Clay bars: explained
We get loads of questions at Auto Finesse, asking if it's really worth it to clay bar your car. Well, the simple answer is yes. We know it takes a while (if done properly), but it's so well worth it and we'll try to stretch to just how worth-it it is in this piece.
Clay barring your paint will massively improve on the surface's finish and feel. A car will collect tar from the road, as well as air and water pollutants, unless of course you have a trailer queen that's generally stored in an air-tight container, which, oddly, most of us don't! Most of this filth starts pretty fine but builds up over time and sometimes you can't even see it but we can guarantee if left it'll start to eat away at your paint, or at the very least oxidise through any protection. A good wash won't be enough to completely cleanse your paintwork before applying any protection, so a clay barring is a must before any wax or sealants or other chosen protection is used.
So, just what is a clay bar? Well, it feels like a bit like plasticine and has a putty-like consistency, which works to pick up any contaminants on a paint's surface (if used in conjunction with a good lubricant, of course).
Once you've gone clay bar you'll never go back. Or something like that. Basically, you think you've done a thorough wash, spent hours snow foaming, then giving the body a thorough clean using the best shampoos and mitts, as well as the two-bucket method, but as soon as you even do one panel using a clay bar it's bloody filthy. And we're not over exaggerating, either, especially if it's something new for you and your car. If you'd been clay-barring your car every month, then that's a different matter, as you're keeping on top of the tar contamination.
Now, we've been banging on about how clay bars pull contamination from a paint's surface but we haven't told you the best bit… it does ZERO damage to your paintwork. It sounds like an abrasive procedure, but it's really very gentle, and as long as you seal it well following the clay bar treatment your car will be in another league.
Before using a clay bar, make sure you've washed the car otherwise you'll be dragging surface filth across the paint and that's just going to cause swirl marks. We don't need to tell you again, do we?! Following a good snow foam and wash, make sure to use our ObliTARate or Iron Out products to further help rid the car of any iron and tar fallout that may be on the paint's surface. It'll just make the clay'ing part a little easier, and probably less grim.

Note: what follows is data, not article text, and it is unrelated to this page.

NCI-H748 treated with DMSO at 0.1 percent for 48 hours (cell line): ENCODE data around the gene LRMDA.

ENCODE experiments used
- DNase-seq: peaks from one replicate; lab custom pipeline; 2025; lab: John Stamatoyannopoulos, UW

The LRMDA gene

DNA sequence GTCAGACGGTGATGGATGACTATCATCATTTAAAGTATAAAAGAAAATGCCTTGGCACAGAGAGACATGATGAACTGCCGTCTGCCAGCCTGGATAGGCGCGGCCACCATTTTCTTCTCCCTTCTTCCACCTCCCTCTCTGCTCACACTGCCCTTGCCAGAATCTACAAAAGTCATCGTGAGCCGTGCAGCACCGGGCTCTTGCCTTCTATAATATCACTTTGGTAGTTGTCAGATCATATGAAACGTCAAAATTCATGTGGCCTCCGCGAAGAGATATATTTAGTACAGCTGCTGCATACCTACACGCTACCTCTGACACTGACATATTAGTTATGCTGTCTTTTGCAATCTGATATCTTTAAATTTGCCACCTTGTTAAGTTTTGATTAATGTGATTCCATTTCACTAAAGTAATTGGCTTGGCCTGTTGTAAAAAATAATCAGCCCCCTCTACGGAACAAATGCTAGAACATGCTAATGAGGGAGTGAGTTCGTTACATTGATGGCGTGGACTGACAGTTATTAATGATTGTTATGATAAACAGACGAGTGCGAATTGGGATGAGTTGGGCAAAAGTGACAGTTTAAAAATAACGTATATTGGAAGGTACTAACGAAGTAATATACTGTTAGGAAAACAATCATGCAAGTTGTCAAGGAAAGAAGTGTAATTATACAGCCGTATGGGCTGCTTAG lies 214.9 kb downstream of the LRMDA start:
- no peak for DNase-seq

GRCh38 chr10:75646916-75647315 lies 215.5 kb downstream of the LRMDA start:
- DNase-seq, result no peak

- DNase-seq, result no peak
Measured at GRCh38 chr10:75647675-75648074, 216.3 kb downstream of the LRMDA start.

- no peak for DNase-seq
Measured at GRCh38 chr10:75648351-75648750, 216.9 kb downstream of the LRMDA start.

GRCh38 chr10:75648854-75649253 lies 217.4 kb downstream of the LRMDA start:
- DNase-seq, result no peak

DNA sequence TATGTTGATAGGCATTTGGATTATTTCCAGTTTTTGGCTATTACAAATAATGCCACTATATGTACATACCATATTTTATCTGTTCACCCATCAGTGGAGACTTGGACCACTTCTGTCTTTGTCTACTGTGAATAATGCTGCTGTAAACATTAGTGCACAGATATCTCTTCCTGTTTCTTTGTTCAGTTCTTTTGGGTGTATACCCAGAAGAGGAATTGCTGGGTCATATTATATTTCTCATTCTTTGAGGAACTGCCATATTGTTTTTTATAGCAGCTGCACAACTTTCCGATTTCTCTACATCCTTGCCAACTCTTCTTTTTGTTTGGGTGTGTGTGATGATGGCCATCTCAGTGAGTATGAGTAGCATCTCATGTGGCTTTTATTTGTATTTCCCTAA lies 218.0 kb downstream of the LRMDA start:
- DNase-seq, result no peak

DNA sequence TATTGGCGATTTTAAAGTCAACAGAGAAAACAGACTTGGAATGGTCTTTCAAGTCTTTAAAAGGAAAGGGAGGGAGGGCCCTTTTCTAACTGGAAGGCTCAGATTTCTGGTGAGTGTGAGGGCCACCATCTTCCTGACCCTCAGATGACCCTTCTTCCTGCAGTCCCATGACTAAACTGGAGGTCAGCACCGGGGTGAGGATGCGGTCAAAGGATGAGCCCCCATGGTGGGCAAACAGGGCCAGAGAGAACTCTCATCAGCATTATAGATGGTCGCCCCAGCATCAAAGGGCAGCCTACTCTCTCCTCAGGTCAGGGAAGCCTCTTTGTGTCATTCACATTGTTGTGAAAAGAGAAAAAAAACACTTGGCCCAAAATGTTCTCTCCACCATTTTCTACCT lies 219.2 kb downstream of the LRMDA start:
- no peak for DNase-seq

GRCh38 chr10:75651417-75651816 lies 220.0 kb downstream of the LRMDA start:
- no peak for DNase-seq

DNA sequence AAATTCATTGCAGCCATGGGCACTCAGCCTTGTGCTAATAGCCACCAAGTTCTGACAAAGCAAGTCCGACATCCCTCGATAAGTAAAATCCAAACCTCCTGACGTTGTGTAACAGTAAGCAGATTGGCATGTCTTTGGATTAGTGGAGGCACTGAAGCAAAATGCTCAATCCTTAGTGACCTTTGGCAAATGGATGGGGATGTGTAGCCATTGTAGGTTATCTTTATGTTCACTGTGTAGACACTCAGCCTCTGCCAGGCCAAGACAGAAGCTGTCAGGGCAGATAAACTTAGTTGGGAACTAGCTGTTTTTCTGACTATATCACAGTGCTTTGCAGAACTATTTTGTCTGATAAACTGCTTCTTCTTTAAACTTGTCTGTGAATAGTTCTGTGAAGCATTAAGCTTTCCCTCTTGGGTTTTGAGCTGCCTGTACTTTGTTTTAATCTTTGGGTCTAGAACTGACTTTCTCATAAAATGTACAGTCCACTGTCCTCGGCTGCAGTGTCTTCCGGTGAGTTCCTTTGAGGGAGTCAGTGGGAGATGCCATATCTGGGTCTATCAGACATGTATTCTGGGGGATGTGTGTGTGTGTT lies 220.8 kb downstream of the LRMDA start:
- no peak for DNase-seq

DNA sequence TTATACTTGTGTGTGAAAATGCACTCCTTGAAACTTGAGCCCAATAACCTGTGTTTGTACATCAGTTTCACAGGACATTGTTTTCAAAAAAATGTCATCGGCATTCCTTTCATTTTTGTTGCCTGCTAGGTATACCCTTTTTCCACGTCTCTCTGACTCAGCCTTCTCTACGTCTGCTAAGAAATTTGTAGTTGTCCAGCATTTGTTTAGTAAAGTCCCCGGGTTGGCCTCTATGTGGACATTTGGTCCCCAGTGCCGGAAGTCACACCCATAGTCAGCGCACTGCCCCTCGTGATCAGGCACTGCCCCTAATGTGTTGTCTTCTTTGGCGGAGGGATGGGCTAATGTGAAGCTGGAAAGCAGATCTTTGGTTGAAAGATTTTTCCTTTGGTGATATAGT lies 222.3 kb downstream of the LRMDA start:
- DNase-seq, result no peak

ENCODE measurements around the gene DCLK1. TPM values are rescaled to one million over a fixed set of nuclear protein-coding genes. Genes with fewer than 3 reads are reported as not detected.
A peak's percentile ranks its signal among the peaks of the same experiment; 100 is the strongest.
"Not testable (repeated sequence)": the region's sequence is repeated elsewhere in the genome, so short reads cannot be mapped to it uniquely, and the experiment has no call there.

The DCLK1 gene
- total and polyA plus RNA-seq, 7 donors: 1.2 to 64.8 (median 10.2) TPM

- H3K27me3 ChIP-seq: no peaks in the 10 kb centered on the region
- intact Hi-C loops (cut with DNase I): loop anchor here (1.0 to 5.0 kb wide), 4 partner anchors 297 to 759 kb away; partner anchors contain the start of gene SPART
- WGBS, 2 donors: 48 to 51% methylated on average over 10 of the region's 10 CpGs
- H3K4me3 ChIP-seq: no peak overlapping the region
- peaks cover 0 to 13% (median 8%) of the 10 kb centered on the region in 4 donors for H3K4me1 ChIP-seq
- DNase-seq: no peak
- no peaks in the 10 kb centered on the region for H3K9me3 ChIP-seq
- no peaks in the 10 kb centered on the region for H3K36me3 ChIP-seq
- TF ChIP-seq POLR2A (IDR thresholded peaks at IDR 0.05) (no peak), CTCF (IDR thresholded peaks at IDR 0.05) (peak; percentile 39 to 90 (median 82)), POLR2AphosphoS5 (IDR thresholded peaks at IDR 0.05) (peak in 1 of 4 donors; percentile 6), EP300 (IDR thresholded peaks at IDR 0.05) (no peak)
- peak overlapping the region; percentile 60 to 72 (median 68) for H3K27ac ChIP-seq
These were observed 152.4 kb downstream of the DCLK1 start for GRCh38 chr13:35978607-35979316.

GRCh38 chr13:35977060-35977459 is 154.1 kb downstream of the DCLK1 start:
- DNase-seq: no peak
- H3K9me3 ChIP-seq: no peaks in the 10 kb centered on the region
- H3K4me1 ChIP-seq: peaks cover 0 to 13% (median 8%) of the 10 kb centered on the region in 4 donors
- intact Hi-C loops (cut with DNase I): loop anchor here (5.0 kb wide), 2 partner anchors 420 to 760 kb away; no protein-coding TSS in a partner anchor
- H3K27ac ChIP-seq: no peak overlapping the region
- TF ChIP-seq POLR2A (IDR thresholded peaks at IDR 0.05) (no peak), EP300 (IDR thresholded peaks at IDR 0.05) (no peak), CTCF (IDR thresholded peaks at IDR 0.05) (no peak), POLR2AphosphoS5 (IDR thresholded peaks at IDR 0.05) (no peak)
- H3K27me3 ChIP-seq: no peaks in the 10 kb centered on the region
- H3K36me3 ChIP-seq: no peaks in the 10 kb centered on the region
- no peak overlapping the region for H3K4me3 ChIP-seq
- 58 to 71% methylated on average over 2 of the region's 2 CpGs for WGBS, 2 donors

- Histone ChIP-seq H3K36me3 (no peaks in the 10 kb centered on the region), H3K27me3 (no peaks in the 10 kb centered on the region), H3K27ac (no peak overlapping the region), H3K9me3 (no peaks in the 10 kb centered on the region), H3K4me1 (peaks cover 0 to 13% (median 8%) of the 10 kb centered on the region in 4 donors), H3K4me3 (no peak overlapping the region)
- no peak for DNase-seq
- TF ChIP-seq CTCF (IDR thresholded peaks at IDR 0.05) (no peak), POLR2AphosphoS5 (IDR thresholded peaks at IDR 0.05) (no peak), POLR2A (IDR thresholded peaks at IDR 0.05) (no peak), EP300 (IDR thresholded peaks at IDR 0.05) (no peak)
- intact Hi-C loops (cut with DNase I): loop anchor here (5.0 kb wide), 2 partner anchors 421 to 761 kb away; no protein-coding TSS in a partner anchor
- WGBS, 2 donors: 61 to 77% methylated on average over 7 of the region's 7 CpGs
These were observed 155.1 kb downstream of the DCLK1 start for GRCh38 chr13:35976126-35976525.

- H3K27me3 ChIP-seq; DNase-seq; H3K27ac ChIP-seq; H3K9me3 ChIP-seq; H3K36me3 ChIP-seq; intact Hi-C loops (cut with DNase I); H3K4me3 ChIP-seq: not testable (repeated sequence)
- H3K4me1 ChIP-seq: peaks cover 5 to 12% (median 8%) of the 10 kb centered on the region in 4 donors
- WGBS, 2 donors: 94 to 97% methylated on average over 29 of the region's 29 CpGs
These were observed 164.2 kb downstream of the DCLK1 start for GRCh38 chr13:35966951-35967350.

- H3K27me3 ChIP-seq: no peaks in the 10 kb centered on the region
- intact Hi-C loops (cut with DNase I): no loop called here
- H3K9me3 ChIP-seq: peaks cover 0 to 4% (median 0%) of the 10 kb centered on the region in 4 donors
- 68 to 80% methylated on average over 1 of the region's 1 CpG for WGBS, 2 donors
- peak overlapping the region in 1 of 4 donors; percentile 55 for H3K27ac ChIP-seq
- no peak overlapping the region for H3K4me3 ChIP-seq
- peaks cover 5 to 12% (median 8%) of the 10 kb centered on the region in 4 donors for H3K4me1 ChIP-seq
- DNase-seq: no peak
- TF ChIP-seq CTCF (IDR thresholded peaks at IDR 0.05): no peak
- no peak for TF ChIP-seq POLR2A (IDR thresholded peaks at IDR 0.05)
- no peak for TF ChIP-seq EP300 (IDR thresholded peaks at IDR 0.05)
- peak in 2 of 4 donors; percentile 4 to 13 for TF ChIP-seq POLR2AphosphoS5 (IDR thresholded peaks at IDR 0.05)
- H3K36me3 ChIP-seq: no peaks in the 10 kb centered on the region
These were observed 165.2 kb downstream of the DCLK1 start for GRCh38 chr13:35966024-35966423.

When using a clay bar, it's important to remember to use lubrication - one that's specifically formulated for use with clay bars - no entering your Mrs' drawers and all that. Not to sound salesy, but we do the Glide lubricant which works well with any paint-specific clay bar.
Make sure you're not in direct sunlight when attempting to clay bar your car and try not to do it in really high heat. If you're using a brand-new clay bar, cut the bar into quarters. This is a bit of a tip to save buying a brand new one should you end up dropping it on the floor. If you do happen to drop it (it happens to the best of us) then you must throw it out straight away. If it starts out a little stiff… so to speak… make sure to knead it as much as possible - it'll be easier to work across the paint if it's more pliable.
Now you're ready to begin. Spray the clay bar lubricant directly onto a small section of a panel, working to complete the whole panel before moving onto the next one.
Make sure to lube up your clay bar, too. Then with light-medium pressure, move the clay across the paint in circular motions, until the whole panel is complete, removing any embedded road grime as you go. Be sure to keep track of whether the panel you're working on is drying out or not. Complete the panel as you would wax it. Once a panel is complete, wipe over it with a microfibre cloth to buff off any possible residue and move onto the next panel.
Obviously, it goes without saying, if you pick up lots of harsh particles, either fold your clay bar over so you expose fresh clay, or pick them out if possible. Never use a clay bar that is quite clearly contaminated - it'll do you no favours.
Following a good full buff-off with a quality microfibre cloth, you're ready to polish, wax or seal your paint. This stage is especially important. You've probably just spent hours clay barring all of the contamination from your paint, don't undo all that hard work by not protecting your efforts.
Once you've clay barred and protected your paintwork, you should only need to do it twice a year - once before winter and once after. Obviously, you're welcome to do it more often. This is simply the minimum required. Before winter is important because of the harsh weather it'll encounter, and after winter is equally important because of the crap we come across on our roads through the winter months; salt, grime, brake-dust etc.
Well, that's us signing off. We'd love to see some of your results, just tag # in your pics on Instagram or Twitter and we'll check them out!